South African Airways is once again scrambling to contain the damage after yet another crew member was arrested on suspicion of drug smuggling. Nonnie Nyoba, 44, who had worked for the airline for 12 years, was arrested in Sao Paulo on Feb. 15 as she prepared to board an SAA flight to South Africa after Brazilian customs officers seized five kilograms of cocaine. Details are scant, but the arrest would appear to conform to a sorry pattern for Africa’s biggest airline: that among its staff are regular couriers for South America’s cocaine cartels.
Nyoba’s arrest is the fifth for the national carrier in a little more than two years. Last November, SAA’s manager in Lagos, Nigeria, Olumuyiwa Michael Adebulehin, was arrested on suspicion of being part of a drug smuggling ring after a passenger arriving from Brazil was stopped and found to be carrying half a kilogram of cocaine. Last June, another air stewardess, Elphia Dlamini, 42, was arrested at London’s Heathrow airport after arriving from Johannesburg with three kilograms of cocaine worth an estimated £120,000 strapped to her body. She was jailed for seven years in September. On Jan. 21, 2009, the entire 15-person crew working the same overnight SAA flight from London to Johannesburg were arrested, though later released, after British customs found 50 kilograms of marijuana and four kilograms of cocaine on board. A cabin crew member and a South African airports security officer were later arrested in Johannesburg in connection with the case. Barely a month later, Feb. 16, another SAA crew were detained after five more kilograms of cocaine were discovered on another flight. All were later released, but at the time, the then acting CEO of SAA Chris Smyth described the ongoing damage to SAA’s image as “horrendous” and “a disaster.”
SAA’s drug-smuggling hostesses are a symptom of a far larger problem. Africa has become a way-station on the drug smuggling route to Europe. According to Western drug and crime monitors in Africa, South America’s cocaine cartels have close to saturated the North American market, while the wars between Mexico’s drug gangs and the police have made that route less attractive. Like any business looking to expand, the cartels have targeted Europe, particularly Spain and Britain. But a smuggling boat can’t make it Europe from South America in one non-stop trip. And stopping in Africa allows smugglers to disguise the origins of the packages they are carrying. Hence Africa is now on the smugglers’ through-route. Particular hubs are South Africa, and previously Kenya, with their good air connections to Europe; and West Africa, where drug shipments are landed by boat, then shipped on by sea, air or even overland across the Sahara.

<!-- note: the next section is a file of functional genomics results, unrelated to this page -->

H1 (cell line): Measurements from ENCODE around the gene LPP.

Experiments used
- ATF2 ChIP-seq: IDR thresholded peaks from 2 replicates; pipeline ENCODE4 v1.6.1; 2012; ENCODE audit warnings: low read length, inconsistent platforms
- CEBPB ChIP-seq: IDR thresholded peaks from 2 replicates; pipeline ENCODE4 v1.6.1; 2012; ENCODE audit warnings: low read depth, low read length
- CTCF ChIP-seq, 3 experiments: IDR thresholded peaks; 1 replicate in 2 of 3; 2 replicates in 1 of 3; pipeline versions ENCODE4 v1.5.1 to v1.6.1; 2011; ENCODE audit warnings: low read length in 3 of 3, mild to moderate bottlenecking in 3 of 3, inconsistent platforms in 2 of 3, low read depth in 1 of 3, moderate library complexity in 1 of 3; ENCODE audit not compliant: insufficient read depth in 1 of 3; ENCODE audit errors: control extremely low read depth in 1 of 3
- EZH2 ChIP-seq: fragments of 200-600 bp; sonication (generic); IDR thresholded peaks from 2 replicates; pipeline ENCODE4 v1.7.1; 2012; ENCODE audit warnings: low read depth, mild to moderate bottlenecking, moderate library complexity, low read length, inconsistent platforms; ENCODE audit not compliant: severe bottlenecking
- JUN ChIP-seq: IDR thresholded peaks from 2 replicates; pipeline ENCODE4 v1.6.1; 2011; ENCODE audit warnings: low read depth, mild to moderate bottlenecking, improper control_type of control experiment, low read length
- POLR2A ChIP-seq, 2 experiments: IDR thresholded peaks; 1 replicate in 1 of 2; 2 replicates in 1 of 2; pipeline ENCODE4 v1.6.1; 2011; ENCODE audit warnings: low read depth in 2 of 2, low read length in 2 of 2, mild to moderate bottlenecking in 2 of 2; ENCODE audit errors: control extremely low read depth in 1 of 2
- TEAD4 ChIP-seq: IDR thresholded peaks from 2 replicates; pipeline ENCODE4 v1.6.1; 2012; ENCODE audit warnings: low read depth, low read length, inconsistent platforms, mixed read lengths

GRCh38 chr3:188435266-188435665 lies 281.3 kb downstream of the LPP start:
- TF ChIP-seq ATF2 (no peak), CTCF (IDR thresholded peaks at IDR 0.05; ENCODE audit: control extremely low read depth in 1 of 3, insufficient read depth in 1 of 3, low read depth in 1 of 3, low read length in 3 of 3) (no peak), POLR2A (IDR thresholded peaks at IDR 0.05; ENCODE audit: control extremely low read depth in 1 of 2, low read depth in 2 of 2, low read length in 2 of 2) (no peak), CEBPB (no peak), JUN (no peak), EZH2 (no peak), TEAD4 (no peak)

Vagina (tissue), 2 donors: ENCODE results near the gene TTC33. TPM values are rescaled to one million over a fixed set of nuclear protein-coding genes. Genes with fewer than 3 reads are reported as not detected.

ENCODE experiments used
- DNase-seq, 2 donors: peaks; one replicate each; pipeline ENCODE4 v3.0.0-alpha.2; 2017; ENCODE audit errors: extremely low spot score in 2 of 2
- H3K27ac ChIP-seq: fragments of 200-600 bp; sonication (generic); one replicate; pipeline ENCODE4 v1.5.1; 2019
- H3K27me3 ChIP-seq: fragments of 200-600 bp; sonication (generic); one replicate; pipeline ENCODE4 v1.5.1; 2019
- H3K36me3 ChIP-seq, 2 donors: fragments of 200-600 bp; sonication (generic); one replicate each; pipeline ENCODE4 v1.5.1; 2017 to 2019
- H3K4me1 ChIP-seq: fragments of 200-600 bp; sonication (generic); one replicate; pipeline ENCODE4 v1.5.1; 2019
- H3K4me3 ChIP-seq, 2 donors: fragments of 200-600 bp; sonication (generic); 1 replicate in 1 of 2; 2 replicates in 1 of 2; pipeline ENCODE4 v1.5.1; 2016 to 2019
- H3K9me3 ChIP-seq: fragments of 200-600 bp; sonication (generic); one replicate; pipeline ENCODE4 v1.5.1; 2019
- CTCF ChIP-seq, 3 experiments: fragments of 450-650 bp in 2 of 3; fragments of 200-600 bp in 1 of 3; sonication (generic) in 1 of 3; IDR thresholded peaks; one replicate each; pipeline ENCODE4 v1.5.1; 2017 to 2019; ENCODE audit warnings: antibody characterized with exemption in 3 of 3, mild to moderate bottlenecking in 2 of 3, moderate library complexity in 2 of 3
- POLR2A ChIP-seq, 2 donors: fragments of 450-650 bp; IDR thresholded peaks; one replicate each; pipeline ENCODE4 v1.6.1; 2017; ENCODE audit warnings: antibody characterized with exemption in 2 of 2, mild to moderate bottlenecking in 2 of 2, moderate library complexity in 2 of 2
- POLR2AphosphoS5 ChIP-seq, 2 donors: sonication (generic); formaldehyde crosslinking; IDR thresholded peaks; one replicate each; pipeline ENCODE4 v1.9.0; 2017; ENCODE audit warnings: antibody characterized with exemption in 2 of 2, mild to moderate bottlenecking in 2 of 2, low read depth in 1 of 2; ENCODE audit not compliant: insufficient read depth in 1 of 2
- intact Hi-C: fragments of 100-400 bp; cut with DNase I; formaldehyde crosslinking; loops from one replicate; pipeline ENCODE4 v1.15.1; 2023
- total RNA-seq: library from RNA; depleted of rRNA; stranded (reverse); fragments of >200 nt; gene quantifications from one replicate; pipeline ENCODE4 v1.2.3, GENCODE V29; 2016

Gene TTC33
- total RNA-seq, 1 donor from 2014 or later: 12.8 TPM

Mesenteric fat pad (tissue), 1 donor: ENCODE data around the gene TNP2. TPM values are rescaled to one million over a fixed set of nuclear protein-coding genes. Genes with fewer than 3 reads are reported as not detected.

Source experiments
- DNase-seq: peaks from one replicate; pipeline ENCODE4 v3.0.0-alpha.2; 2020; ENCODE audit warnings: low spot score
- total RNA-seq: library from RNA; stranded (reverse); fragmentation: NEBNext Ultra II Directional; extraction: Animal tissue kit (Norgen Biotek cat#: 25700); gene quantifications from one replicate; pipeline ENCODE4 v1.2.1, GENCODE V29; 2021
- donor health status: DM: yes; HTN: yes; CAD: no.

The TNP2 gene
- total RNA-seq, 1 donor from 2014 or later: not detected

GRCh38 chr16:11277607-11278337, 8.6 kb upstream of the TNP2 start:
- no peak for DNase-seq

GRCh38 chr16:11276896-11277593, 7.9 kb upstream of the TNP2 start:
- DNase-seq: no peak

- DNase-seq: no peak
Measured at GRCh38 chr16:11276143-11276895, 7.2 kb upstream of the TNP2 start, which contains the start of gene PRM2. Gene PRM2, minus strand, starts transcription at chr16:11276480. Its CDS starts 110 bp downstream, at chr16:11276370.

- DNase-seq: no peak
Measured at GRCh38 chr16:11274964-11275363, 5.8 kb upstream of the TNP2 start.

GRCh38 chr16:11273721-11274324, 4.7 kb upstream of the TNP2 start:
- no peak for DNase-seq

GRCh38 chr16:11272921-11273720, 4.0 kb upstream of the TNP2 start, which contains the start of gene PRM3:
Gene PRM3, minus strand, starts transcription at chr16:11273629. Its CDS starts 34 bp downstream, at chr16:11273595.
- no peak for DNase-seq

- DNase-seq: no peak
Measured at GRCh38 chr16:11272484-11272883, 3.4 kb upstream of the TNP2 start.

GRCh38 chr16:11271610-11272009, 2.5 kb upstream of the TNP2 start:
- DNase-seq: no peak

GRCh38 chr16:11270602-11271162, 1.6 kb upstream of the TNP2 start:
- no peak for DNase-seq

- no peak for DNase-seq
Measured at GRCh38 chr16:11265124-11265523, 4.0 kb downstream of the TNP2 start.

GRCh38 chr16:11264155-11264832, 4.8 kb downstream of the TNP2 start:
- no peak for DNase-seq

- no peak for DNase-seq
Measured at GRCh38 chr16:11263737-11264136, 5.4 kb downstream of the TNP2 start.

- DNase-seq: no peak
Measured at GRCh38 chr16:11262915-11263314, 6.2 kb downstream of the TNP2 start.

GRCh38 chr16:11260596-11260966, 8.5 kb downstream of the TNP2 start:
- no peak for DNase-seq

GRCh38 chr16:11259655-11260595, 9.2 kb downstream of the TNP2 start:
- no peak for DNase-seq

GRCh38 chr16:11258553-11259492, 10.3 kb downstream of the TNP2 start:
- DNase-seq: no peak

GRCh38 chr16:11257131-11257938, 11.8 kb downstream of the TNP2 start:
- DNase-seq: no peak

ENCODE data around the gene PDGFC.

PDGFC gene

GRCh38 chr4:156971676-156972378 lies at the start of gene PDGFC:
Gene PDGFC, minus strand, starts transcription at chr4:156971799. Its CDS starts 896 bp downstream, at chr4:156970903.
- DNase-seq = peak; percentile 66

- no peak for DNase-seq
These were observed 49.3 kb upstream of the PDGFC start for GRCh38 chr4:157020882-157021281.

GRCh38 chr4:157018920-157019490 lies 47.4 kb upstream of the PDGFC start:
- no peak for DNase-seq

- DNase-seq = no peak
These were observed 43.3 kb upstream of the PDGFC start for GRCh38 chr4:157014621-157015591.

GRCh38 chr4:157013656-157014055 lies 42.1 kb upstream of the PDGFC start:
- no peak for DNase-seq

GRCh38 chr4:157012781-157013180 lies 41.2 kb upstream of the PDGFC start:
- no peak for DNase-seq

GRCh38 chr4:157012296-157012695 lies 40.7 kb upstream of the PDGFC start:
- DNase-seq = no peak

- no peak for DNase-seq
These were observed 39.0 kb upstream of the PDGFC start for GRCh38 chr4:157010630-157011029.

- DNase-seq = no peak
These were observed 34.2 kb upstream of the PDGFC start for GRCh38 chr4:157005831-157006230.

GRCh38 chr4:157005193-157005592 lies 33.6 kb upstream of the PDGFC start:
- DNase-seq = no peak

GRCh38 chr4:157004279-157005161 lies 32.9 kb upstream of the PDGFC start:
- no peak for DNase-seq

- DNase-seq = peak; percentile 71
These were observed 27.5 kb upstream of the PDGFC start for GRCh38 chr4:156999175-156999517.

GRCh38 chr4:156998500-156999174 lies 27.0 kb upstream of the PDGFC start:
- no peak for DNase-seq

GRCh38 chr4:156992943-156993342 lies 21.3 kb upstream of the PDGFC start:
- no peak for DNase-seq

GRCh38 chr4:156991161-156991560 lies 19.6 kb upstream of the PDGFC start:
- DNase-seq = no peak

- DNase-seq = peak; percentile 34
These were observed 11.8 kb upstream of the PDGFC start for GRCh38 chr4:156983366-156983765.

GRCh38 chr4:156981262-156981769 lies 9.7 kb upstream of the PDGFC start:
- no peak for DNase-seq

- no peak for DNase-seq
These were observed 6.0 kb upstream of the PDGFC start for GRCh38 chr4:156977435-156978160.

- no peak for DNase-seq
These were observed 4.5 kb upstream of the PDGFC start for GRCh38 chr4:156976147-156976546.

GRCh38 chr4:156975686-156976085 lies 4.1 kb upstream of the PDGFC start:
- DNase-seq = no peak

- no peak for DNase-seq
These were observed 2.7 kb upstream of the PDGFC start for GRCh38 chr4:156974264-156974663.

It’s not just airlines that are implicated. Sheryl Cwele, wife South Africa’s state security minister Siwabonga Cwele, is currently awaiting trial in South Africa on charges of drug smuggling and procuring mules to import drugs into the country from Brazil and Turkey. She was charged after South African Tessa Beetge was arrested in Sao Paulo carrying nine kilograms of cocaine, and sentenced to eight years in jail. Meanwhile in West Africa, some smaller countries, notably Guinea-Bissau, have become narco-states almost overnight. Of particular concern to security agencies are reports that the West African branch of al Qaeda, al Qaeda in the Maghreb (AQIM), are also being paid to move drugs across the Sahara. AQIM have carried out a series of kidnappings and killings of Westerners across West Africa in the past few years. The fear is that AQIM will use their new income to recruit more fighters, carry out more kidnappings and perhaps even expand their attacks to Europe.